Court rulings throw Egypt into state of flux
Voting in the run-off for Egypt's landmark presidential election over Saturday and Sunday should have marked the final stage in the country's tumultuous democratic transition following last year's popular uprising.
Instead two decisions made by the Supreme Constitutional Court have thrown the political scene into a new state of flux and confusion.
A political exclusion law passed by the new parliament barring many former government figures from running for office was deemed invalid.
Had it been upheld, Ahmed Shafiq, Mubarak's last prime minister, would have had to drop out of the presidential race in which he faces the Muslim Brotherhood contender, Mohammed Mursi.
"The message of this historic verdict is that the era of political score settling has ended," Mr Shafiq jubilantly told his supporters gathered in a hotel on the outskirts of Cairo.
Another court ruling dissolved the Islamist-dominated parliament produced by what were widely seen as free and fair elections that took place between November and February.
The law used to organise them was found to be unconstitutional. As the Brotherhood controlled the biggest bloc in the legislature, it was left reeling.
In a statement, it predicted "very difficult days" ahead and warned that "all the democratic gains of the revolution could be wiped out and overturned with the handing of power to one of the symbols of the previous era".
Mr Mursi pledged to continue with his presidential bid at a late night news conference. He suggested there were plots to undermine the success of the forthcoming elections.
"If there is any forgery, there will be a huge revolution against the criminals… a huge revolution until we realise the complete goals of the 25 January Revolution," he said.
Some Brotherhood activists express hope that the situation can be turned to their advantage amid public suspicion that the ruling Supreme Council of Armed Forces (Scaf) and remnants of the former government are trying to stay in power.
Yet many analysts believe that the court decisions now make a win for Mr Shafiq even more likely. The former air forces commander is widely seen as the unofficial candidate of the generals who took power after President Mubarak was forced from office in February 2011.
"It will encourage support for the Scaf's favourite," says Cairo University politics professor, Mustafa Kamal al-Sayyid.
"The future president, most probably Shafiq, will now have a free hand to rule in the absence of the parliament," he adds.
"Both decisions empower the Mubarak status quo, which is no surprise as the judges of the court were appointed by the latter and represent a part of the so-called 'deep state,'" says Omar Ashour of Exeter University and the Brookings Doha Centre.
He places the rulings in the context of "the aftermath of a revolution that toppled Mubarak, but not his regime".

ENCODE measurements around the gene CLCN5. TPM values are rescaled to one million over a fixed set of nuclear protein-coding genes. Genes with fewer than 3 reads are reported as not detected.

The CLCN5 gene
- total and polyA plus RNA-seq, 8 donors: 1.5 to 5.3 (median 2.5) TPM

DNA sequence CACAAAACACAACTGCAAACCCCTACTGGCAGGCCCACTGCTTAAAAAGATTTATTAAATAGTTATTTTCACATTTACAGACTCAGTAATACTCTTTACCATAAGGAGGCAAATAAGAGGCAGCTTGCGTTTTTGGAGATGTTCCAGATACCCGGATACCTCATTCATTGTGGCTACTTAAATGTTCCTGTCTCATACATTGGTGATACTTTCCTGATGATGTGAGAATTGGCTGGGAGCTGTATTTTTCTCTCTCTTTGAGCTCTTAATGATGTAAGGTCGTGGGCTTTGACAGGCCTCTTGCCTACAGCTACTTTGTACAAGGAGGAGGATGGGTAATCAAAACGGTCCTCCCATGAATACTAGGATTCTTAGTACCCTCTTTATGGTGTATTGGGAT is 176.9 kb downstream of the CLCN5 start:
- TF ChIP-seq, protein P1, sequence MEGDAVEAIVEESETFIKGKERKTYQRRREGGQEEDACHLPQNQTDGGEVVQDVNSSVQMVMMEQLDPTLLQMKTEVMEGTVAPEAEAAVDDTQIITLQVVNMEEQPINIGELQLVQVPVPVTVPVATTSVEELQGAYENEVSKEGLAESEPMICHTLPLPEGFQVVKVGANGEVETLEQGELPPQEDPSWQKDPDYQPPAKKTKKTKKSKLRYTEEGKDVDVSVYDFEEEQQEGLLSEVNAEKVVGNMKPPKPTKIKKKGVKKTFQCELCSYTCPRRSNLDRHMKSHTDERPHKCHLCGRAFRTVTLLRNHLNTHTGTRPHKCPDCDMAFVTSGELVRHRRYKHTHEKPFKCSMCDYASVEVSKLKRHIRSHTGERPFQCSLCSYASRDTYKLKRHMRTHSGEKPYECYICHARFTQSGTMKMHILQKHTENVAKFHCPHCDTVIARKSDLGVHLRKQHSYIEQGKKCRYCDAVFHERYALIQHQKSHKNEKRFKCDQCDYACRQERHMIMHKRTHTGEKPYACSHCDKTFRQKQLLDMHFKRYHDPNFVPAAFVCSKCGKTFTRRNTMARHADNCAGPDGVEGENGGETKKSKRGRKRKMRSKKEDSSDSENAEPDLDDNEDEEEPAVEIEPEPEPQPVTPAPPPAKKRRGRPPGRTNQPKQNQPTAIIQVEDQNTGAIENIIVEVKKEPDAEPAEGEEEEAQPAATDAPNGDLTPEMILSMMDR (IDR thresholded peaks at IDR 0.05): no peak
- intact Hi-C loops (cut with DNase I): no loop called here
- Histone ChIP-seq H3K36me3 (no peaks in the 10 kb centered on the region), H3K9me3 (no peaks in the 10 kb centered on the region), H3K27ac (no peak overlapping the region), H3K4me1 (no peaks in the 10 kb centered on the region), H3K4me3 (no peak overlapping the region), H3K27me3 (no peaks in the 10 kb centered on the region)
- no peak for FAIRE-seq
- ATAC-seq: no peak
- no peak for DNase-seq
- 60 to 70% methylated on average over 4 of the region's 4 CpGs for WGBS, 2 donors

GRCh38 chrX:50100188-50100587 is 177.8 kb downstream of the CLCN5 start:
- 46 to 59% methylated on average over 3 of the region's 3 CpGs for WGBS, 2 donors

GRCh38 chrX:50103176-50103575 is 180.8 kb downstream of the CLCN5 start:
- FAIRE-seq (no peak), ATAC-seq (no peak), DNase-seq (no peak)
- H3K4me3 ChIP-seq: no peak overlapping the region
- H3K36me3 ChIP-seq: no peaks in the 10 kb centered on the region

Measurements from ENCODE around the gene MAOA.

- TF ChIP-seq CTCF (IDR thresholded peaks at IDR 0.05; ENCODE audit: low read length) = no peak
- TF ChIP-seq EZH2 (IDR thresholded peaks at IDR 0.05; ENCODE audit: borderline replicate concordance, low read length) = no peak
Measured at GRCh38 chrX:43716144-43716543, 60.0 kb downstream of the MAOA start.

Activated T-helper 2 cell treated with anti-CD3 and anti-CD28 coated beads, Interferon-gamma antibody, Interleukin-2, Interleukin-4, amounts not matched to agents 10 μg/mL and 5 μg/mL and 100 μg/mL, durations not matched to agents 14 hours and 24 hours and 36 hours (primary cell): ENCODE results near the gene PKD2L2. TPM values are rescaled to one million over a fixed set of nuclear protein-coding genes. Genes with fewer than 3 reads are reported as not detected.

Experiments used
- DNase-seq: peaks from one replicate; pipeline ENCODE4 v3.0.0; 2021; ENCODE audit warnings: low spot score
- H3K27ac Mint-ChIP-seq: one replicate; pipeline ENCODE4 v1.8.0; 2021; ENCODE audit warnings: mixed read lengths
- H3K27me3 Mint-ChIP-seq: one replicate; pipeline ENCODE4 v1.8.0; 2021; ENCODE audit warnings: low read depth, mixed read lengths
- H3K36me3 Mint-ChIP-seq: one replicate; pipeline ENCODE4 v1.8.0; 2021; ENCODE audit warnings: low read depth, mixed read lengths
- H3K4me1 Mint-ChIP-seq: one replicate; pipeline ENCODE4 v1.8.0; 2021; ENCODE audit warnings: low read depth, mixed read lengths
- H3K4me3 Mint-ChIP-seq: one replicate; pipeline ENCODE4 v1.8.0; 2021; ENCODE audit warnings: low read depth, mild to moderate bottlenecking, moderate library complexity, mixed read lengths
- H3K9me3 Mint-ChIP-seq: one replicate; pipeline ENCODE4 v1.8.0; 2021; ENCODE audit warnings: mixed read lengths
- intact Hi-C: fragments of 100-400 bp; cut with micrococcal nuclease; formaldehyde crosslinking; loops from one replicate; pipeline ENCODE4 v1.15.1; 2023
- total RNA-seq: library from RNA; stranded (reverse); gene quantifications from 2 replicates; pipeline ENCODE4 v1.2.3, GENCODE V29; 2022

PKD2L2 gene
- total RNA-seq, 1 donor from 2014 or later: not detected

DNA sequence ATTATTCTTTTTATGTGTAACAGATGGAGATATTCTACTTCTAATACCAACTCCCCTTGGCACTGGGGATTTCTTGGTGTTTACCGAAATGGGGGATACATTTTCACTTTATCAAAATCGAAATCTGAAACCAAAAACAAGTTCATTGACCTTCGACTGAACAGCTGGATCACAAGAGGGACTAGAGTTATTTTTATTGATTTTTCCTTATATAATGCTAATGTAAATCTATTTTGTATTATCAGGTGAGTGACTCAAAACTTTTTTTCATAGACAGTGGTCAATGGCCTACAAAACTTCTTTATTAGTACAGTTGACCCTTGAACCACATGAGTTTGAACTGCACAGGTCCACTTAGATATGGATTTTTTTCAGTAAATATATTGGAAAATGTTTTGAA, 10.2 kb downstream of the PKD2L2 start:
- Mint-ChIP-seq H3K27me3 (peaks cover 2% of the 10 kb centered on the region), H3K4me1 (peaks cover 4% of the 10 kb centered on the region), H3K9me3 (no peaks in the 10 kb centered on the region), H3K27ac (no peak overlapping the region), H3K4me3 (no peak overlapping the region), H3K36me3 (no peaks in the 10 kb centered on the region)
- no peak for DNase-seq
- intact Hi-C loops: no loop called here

Legal decisions have already had a profound effect on the election process.
The Presidential Election Commission, an appointed judicial body earlier disqualified two Islamist candidates and the former head of intelligence from the presidential vote.
The head of the commission is Farouk Sultan, who is also president of the Supreme Constitutional Court. He was a Mubarak appointee.
According to Nathan Brown of the Carnegie Middle East Centre, "since Sultan had a career that stretched through both military and security judicial bodies, revolutionary forces and the Brotherhood deeply distrust him".
Revolutionary groups have been meeting to discuss their response. A few hundred demonstrators also gathered in Tahrir Square shouting "Down, down with military rule".
The inflammatory court rulings came a day after the Justice Ministry announced a highly controversial decision allowing army personnel to arrest civilians, a power they lost when decades-old emergency laws were lifted at the end of last month.
"It's confirmation that there's no intention to end the involvement of the military in law enforcement. This will allow the continuation of military trials for civilians," says Heba Morayef, the Egypt researcher for Human Rights Watch.
"Obviously there's now an expectation of protests."
Both Mohammed Mursi and Ahmed Shafiq took just under a quarter of the total votes in the first round of the presidential vote last month.
It produced a polarising run-off choice that has left Egyptians weighing fears of a return to the Mubarak era against fears of an Islamist takeover.
Mr Shafiq has pledged to end chaos and return order and stability. He has support from leading businesspeople, members of the Coptic Christian minority and others who hanker for stability.
Meanwhile, Mr Mursi has relied on his powerful Islamist organisation's grassroots network and is looking to ultra-conservative Salafis for their support in the next round. He has struggled to win over those who previously supported more centrist candidates.
Whichever man wins will inherit a difficult security situation, a struggling economy and a nation that now seems bitterly divided.
The powers of the new president remain undefined after a deadlock over the process of writing a new constitution. Parliament was tasked with setting up a committee to carry out the task.